One of the mysteries of the English language finally explained.
Shores or props used to support or hold up something weak or unstable.
strengthening, reinforcement, consolidation, shoring up, bracing, boosting, buttressing, tougheningView synonyms
- ‘In December, workers removed the steel shoring that had held the home up since 1997.’
- ‘Removing the rusty metal presented us with a somewhat unstable-looking climb down of about 4m complete with plenty of scaffolding shoring.’
- ‘The shoring was removed, so that the tunnel started to collapse, and protesters were dragged out by ropes attached to handcuffs.’
- ‘The system's stay-in-place design also suits commercial flooring applications as it eliminates the need to strip forms and reduces the need for shoring compared with wood flooring systems.’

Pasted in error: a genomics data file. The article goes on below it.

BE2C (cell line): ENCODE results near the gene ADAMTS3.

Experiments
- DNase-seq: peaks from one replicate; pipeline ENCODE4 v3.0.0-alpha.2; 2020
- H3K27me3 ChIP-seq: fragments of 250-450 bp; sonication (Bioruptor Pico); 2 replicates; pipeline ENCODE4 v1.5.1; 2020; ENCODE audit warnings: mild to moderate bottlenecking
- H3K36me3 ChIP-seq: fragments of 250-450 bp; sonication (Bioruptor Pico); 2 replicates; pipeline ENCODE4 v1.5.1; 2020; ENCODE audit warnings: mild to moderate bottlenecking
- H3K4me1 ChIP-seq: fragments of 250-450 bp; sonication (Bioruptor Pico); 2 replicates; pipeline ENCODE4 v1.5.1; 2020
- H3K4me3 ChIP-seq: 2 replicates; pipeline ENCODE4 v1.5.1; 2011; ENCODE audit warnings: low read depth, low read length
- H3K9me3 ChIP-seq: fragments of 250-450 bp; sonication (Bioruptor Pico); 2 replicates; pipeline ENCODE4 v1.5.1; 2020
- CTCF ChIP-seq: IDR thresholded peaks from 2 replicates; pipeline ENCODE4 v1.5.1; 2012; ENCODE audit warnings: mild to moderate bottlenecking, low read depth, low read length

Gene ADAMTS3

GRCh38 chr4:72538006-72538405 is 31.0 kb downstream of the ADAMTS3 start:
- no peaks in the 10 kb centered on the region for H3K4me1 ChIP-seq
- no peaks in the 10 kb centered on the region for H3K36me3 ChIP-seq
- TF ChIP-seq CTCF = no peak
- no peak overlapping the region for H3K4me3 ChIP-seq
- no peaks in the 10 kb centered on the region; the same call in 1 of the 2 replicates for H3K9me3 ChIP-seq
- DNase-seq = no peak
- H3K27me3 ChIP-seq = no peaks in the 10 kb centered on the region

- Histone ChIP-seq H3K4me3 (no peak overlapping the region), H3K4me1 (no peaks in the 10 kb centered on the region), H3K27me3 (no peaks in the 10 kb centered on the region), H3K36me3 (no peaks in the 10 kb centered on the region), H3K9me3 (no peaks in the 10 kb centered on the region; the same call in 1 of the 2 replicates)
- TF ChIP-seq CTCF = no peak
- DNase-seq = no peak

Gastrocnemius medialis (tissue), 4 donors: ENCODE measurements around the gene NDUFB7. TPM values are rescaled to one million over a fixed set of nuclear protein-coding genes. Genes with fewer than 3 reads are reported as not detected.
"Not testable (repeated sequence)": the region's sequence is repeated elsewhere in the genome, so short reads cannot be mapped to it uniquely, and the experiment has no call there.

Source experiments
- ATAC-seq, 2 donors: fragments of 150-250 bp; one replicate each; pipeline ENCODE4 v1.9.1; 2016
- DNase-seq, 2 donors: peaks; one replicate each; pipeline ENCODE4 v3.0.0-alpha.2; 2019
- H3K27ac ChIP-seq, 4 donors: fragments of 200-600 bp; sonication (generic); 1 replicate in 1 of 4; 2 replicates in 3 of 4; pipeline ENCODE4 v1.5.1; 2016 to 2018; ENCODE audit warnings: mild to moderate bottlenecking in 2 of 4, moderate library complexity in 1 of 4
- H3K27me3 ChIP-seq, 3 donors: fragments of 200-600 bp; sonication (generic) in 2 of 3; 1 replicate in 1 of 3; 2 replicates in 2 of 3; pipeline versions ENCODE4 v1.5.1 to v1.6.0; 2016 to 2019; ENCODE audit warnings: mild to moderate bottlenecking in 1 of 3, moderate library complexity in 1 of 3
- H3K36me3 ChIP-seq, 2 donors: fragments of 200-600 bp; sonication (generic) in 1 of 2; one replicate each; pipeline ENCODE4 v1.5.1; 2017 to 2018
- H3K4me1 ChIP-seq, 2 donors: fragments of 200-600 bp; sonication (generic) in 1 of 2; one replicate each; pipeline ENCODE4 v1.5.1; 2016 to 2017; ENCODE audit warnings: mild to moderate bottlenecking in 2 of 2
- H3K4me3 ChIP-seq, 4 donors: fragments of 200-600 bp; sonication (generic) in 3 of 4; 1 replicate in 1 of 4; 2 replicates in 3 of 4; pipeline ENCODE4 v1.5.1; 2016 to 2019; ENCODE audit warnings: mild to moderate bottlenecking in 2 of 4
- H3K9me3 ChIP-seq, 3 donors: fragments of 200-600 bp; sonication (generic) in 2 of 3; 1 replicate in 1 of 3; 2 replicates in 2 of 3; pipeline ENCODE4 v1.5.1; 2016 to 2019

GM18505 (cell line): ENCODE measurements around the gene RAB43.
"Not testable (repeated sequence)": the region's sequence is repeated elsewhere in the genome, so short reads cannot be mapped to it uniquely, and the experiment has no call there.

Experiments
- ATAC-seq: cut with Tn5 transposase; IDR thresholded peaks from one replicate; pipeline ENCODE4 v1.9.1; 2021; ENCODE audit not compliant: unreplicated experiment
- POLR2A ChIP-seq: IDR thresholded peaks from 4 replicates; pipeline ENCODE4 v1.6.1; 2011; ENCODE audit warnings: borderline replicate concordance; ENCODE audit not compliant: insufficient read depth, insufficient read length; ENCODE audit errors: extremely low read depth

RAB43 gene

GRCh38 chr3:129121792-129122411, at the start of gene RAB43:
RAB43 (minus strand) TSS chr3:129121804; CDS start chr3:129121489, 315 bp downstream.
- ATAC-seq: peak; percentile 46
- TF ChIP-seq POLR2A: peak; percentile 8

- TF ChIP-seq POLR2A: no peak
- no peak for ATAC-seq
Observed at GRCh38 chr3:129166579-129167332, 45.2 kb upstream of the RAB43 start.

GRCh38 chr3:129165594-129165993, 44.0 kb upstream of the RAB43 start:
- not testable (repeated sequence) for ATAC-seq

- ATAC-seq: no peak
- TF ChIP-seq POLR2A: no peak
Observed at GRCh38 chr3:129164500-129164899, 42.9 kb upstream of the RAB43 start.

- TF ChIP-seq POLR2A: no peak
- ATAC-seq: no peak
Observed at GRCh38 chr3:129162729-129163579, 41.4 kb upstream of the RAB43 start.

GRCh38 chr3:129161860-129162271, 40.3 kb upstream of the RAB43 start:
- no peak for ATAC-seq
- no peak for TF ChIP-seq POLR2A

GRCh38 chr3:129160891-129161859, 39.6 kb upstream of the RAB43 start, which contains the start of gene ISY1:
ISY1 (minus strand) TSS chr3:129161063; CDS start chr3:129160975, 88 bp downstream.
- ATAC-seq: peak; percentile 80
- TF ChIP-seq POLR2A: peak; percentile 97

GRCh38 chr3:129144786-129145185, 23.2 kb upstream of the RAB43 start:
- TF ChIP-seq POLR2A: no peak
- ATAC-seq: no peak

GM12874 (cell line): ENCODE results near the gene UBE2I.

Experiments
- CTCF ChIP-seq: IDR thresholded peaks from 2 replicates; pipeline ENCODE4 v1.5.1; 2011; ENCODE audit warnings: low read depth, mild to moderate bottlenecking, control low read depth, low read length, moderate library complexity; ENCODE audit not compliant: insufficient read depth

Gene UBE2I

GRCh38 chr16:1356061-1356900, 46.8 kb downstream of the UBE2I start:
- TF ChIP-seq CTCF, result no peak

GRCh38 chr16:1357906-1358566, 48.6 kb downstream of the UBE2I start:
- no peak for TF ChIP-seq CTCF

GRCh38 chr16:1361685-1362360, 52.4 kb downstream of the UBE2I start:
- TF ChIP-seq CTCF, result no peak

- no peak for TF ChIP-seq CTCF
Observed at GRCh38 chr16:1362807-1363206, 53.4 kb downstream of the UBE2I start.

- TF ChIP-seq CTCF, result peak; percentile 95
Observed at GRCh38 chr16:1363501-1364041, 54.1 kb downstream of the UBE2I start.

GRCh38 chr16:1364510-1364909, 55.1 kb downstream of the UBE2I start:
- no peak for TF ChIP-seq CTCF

- ‘Therefore, our tunnels (unlike the fancy ones you have seen in the movies) were about two feet in diameter with no bracing or shoring of any kind.’
- ‘Teams of carpenters and laborers begin positioning column forms and setting up shoring for the floor above.’
- ‘Two days after the attack, Urban Search and Rescue crews from Montgomery County, Virginia worked to clear debris and strengthen temporary shoring at the disaster site.’
- ‘The shoring also enabled the construction of new foundations without disrupting existing utility systems.’
- ‘Moreover, thicker slab areas and extra shoring had to be provided along a predetermined load path, a path that had to be carefully marked on the base slab to restrict and guide crane movement.’
- ‘Speed Shore's Shoring Shields combine the benefits of aluminum hydraulic shoring with the solid-wall security of a static shield.’
- ‘In a few hours, with the aid of some telephone poles and some shoring, the Chinese lifted the wing, Tex lowered the gear and drove the down lock in with a sledge hammer.’
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